Food Drug Interactions

food drug interactions,drug side effects, drug problemsIn case you didn’t know it, there are a number of food drug interactions that are potentially dangerous. When taken together they may increase or decrease the absorption of a medication or they may increase or decrease the drug’s levels in the blood. As you can see from the following table, there are at least six food drug combinations you should particularly watch out for and avoid.

Food Drug Interactions
Offending Food Interacts with Resulting In
Bran Muffins, Whole Grain Cereals, and other High Fiber Foods Antibiotics, such as Amoxicillin Fiber slows the absorption of some antibiotics and may bind to the drugs in the intestines so that little if any of the medicine’s active ingredients are able to their job.
Broccoli, Cabbage, and Leafy Green Vegetables Blood Thinners, such as Warfarin These vegetables usually have high levels of vitamin K, and vitamin K acts as a blood clotter. So, if you eat these foods they may counteract or interfere with the medication’s abilities to thin the blood.
Dairy Products Tetracycline Calcium in dairy products supposedly reduces the medication’s absorption.
Grapefruit or Seville Oranges Statin Drugs, Calcium Channel Blockers, Anti-histamines, and Tranquilizers Grapefruit or Seville oranges and their juice seem to inhibit liver enzymes so that they cannot do their job properly. Instead of breaking the drugs down, the drugs build up in your system and may reach dangerous levels or cause dangerous side effects.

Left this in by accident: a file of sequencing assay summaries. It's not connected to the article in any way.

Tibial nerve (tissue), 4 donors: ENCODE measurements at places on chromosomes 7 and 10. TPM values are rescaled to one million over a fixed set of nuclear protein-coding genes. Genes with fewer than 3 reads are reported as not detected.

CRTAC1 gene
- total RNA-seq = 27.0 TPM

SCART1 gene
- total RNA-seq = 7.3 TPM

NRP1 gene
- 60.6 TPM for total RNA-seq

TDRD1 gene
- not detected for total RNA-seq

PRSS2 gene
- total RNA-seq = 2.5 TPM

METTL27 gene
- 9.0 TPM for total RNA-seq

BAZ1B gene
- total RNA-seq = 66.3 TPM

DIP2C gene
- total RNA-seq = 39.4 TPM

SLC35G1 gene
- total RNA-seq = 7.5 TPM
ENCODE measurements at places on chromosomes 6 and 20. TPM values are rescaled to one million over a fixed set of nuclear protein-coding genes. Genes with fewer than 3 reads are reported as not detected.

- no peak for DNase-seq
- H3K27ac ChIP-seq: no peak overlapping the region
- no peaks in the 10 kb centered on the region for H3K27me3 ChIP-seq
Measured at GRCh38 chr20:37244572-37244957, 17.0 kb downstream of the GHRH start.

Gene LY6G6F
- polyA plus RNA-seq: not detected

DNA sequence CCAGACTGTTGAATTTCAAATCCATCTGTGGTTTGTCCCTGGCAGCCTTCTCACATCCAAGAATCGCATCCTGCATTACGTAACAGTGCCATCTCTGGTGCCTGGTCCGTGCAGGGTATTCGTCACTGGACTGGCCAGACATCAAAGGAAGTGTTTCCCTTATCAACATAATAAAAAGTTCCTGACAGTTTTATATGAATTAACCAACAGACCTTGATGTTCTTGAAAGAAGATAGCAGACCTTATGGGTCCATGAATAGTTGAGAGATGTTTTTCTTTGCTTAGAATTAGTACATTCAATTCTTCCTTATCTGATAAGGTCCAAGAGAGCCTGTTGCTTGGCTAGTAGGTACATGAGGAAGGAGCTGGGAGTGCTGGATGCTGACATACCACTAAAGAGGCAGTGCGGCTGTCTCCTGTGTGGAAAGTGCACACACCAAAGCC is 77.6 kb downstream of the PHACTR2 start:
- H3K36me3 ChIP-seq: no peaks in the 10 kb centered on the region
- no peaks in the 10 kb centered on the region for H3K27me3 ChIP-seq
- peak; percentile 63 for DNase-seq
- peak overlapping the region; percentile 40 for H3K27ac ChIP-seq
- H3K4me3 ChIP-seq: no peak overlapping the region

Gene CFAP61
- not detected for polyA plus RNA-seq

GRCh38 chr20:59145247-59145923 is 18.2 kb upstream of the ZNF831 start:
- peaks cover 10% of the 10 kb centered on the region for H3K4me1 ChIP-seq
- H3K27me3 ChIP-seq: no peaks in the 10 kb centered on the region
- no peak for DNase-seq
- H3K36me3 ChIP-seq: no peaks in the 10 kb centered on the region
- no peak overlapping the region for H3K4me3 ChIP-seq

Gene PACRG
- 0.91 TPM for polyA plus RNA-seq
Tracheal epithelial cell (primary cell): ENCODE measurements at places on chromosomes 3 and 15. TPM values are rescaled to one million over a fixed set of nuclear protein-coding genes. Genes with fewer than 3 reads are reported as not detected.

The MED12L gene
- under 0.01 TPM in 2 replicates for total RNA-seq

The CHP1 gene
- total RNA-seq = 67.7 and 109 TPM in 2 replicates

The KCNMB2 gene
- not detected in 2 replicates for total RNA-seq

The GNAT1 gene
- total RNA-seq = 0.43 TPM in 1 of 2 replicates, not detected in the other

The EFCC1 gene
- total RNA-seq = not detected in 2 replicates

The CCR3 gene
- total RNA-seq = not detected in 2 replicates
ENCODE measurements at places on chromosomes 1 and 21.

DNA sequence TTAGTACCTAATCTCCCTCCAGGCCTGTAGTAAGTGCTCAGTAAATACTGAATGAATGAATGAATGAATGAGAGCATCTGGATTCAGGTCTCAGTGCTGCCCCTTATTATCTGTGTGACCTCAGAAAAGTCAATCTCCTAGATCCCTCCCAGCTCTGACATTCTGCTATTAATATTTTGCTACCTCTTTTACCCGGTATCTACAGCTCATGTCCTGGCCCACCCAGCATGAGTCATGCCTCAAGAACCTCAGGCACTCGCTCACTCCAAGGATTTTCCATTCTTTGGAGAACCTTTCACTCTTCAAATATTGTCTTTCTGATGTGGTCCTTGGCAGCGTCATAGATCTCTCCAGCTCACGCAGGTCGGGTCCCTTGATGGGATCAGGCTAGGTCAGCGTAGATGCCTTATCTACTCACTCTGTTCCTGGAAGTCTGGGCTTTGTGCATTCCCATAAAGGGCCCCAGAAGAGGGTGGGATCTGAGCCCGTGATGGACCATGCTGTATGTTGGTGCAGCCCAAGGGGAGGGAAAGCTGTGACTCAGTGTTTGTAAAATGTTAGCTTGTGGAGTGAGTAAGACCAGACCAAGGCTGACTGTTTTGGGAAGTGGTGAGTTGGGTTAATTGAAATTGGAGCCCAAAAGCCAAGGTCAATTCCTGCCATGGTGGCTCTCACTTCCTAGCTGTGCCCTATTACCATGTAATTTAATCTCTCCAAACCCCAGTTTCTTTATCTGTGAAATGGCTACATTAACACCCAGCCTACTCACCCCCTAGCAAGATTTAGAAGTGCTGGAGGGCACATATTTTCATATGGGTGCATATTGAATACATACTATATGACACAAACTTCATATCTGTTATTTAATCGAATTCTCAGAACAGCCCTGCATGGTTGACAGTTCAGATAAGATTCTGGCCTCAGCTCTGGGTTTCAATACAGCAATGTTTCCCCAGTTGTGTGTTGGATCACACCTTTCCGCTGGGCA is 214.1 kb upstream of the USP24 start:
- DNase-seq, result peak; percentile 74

Tyramine-rich Foods MAOI Anti-depressants, such as Nardail (phenelzine) or Matulane (procarbazine) Tyramine can be found in cheese, liver, red wine, beer, and cured meats. When taken in combination with MAOI’s it has the potential to be fatal.
Various Foods Zyvox (Linezolid) Zyvox treats bacterial infections. Certain foods in combination with Zyvox can cause sudden blood pressure increases. Foods recommended to be avoided include dairy products, other than cottage cheese or ricotta cheese, as well as meat products and certain fruits and vegetables—avocados, bananas, eggplant, figs, legumes (beans, peas, lentils), mushrooms, raisins, raspberries, red plums, sauerkraut, soy beans, and tofu.

 

There may also be other potential toxic combinations, so whenever you take prescription medications be sure to ALWAYS read and follow package directions or warnings. If you are unsure exactly what the directions mean, talk to your health care professional or pharmacist for clarification. If you’re interested in learning more about safety and medication labels, read Taking Medications: Misunderstanding Prescription Labels.

1 Comment

  1. I’ve never read about food and drug combinations on drug package inserts. How very interesting. As an aside, I’ve heard of food vs food combinations that can be lethal – oysters and whisky are evidently one such mix.

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